Traveling Rings Manual from Victorian England

Traveling Rings Manual from Victorian England

As many of you may already know, I am a huge fan of history and traveling rings. I often spend time browsing through the Library of Congress and other historical databases for any information regarding traveling rings (or “hanging hoops” as they are seldom referred to). Every so often I discover a clue that leads to an interesting document, drawing or photograph of traveling rings. How delightful it was to discover an old gymnastics manual for girls, published in England, which mentioned the traveling rings!

Travelling rings are made of iron covered with leather, measuring eight inches across inside of the ring. The length of rope will depend upon the convenience of the beams; and the distance should be sufficiently far apart to enable the pupil to make a running swing before reaching the second ring. This, while beneficial, will be found a most recreative exercise.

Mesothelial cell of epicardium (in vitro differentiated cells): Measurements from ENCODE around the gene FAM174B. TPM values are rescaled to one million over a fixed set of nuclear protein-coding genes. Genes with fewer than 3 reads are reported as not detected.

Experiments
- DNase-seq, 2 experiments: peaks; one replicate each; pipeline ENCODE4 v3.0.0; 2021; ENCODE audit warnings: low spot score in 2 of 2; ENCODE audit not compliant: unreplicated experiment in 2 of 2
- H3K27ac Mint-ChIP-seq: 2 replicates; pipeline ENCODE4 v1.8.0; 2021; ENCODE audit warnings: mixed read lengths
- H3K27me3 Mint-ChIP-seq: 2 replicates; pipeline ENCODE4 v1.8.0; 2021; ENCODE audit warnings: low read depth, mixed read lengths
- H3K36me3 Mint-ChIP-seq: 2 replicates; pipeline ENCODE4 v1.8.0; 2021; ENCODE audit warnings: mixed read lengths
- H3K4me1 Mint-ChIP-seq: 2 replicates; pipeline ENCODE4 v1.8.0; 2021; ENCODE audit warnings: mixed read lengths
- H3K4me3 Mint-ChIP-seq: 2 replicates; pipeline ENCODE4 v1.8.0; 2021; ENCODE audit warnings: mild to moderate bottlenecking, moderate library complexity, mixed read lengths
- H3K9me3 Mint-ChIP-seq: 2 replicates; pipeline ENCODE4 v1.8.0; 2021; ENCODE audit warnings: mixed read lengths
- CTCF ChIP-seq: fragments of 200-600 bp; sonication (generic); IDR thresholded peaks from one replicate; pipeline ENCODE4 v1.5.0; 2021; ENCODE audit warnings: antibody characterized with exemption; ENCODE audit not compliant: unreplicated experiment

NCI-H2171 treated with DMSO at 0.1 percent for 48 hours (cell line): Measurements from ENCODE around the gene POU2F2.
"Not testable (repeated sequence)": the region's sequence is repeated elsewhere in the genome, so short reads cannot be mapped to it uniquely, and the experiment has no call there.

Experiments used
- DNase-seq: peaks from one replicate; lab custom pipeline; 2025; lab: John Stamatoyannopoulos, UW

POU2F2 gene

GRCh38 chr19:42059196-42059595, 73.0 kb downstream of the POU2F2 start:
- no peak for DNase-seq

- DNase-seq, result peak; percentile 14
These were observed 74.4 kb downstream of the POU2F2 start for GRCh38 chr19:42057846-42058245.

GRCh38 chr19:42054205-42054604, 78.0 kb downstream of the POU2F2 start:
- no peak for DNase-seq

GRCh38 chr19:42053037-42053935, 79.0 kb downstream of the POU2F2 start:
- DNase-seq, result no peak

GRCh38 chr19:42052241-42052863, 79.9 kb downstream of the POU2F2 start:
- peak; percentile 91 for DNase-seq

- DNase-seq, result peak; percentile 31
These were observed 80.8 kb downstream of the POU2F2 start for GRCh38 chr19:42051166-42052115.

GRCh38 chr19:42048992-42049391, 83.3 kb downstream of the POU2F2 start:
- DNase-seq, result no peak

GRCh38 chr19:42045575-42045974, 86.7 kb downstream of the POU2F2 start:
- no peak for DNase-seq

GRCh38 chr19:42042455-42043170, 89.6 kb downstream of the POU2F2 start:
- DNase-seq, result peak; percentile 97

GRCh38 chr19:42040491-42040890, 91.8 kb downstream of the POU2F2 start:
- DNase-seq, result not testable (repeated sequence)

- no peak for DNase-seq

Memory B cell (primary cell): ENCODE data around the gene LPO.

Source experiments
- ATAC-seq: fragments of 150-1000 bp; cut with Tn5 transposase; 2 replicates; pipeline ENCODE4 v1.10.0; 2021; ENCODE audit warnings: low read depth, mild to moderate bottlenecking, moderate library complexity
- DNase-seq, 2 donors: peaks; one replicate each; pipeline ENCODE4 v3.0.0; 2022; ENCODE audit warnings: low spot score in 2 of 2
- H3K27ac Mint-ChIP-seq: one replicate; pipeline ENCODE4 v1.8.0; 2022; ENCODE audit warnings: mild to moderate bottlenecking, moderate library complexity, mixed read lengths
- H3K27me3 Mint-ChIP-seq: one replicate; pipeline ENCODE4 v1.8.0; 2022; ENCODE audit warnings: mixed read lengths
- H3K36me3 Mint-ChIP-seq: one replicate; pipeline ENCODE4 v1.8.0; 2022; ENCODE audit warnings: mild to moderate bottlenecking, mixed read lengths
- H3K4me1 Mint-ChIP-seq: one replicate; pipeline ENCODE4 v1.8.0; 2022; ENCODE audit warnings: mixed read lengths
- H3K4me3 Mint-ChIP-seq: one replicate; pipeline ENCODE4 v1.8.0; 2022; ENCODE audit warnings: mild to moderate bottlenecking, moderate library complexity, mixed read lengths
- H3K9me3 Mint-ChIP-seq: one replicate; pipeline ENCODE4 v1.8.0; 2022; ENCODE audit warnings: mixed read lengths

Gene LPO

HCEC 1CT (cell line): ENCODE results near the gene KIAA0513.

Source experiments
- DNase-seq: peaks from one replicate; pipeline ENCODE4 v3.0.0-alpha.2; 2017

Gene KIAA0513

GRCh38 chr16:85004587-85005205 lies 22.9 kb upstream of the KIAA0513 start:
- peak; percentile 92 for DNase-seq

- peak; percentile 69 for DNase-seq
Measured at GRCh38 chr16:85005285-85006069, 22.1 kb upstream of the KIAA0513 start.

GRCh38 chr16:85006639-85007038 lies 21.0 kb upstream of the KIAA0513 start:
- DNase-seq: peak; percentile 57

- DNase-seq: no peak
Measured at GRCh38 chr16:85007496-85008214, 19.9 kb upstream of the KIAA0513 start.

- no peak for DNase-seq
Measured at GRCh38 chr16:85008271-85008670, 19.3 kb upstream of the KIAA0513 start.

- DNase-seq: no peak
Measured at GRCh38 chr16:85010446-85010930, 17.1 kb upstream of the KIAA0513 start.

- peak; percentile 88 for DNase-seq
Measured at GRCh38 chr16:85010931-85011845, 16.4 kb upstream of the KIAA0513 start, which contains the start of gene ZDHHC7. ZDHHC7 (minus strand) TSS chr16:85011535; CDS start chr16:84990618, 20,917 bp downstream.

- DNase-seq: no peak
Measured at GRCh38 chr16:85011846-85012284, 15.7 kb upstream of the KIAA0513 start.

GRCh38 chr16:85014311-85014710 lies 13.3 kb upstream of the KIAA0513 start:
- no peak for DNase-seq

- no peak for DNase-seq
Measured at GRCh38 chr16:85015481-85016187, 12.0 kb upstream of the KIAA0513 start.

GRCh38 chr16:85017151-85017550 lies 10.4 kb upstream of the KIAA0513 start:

Although this passage reads like it may have been written recently, it was actually published in 1885 by A. Alexander, at the time director of the Liverpool Gymnasium in England. The Liverpool Gymnasium was founded by entrepreneur John Hulley in 1865 in an effort to bring about modern day Olympic competition.

Here are some excerpts from Healthful Exercises For Girls by A. Alexander:

I especially enjoy the attire worn by the girl in the drawings, although I don’t think it’d be very conducive to swinging on the beach.

Some beautiful hi-res illustrations of the Liverpool Gymnasium can be found on this Flickr page.

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